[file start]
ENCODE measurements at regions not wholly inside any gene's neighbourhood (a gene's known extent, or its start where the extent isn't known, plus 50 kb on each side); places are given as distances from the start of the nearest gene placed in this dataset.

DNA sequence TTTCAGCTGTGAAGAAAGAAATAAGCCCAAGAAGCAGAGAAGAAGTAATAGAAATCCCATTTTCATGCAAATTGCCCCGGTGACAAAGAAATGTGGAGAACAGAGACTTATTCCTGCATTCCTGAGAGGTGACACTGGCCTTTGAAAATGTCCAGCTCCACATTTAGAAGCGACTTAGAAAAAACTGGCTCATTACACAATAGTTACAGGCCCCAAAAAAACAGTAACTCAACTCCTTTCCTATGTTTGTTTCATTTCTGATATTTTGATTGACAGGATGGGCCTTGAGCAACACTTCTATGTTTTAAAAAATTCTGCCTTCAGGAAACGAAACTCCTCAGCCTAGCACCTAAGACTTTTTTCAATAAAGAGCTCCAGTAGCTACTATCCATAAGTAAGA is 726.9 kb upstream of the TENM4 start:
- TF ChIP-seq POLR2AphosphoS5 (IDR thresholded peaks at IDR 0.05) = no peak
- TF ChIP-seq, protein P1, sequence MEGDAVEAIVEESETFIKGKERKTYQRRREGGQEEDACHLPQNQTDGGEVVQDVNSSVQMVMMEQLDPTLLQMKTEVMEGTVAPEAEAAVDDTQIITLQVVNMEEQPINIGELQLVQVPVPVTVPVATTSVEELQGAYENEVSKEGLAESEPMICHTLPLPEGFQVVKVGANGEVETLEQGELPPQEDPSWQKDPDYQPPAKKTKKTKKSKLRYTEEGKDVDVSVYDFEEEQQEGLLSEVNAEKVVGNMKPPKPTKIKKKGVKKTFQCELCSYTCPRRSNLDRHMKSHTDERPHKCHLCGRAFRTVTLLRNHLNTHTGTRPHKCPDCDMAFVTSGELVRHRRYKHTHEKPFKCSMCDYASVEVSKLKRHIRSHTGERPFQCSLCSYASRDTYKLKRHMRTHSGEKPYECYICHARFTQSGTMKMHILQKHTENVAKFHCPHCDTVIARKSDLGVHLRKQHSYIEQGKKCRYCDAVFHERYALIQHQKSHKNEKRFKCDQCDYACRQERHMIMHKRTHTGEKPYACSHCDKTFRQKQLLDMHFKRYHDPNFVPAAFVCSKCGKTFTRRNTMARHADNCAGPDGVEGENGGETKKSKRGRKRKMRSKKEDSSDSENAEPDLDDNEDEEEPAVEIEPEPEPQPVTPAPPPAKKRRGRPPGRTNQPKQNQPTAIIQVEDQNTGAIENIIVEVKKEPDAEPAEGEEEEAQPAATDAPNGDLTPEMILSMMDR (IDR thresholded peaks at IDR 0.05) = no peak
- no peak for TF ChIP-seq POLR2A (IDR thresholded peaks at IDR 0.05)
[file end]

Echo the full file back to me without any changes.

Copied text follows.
ENCODE measurements at regions not wholly inside any gene's neighbourhood (a gene's known extent, or its start where the extent isn't known, plus 50 kb on each side); places are given as distances from the start of the nearest gene placed in this dataset.

DNA sequence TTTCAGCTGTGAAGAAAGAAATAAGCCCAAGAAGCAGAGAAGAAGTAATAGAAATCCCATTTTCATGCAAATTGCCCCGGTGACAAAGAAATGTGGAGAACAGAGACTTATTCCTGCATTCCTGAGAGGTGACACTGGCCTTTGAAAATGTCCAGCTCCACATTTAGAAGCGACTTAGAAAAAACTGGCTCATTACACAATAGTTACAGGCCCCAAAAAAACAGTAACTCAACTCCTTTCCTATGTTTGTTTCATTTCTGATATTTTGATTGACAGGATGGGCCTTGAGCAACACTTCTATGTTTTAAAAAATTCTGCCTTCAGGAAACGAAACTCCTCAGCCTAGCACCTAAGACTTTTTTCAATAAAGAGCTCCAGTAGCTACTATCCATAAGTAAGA is 726.9 kb upstream of the TENM4 start:
- TF ChIP-seq POLR2AphosphoS5 (IDR thresholded peaks at IDR 0.05) = no peak
- TF ChIP-seq, protein P1, sequence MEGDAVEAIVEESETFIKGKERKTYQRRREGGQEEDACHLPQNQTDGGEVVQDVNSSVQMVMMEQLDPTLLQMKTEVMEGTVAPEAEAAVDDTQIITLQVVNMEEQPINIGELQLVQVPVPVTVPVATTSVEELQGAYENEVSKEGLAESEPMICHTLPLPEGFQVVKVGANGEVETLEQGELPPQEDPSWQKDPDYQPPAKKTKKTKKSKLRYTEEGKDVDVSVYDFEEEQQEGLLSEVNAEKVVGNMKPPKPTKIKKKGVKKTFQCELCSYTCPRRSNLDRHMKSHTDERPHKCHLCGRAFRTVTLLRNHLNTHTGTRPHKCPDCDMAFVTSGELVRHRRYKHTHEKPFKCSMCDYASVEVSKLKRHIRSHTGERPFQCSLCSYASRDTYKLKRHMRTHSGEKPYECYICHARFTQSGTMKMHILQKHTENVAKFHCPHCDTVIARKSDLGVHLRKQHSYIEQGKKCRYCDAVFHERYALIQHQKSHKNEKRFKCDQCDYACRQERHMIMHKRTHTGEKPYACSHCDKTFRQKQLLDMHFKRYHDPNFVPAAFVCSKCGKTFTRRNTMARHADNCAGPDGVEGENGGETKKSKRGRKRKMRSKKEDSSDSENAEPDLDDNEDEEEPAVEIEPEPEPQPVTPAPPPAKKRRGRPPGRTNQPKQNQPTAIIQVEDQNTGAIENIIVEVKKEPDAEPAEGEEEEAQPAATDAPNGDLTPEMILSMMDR (IDR thresholded peaks at IDR 0.05) = no peak
- no peak for TF ChIP-seq POLR2A (IDR thresholded peaks at IDR 0.05)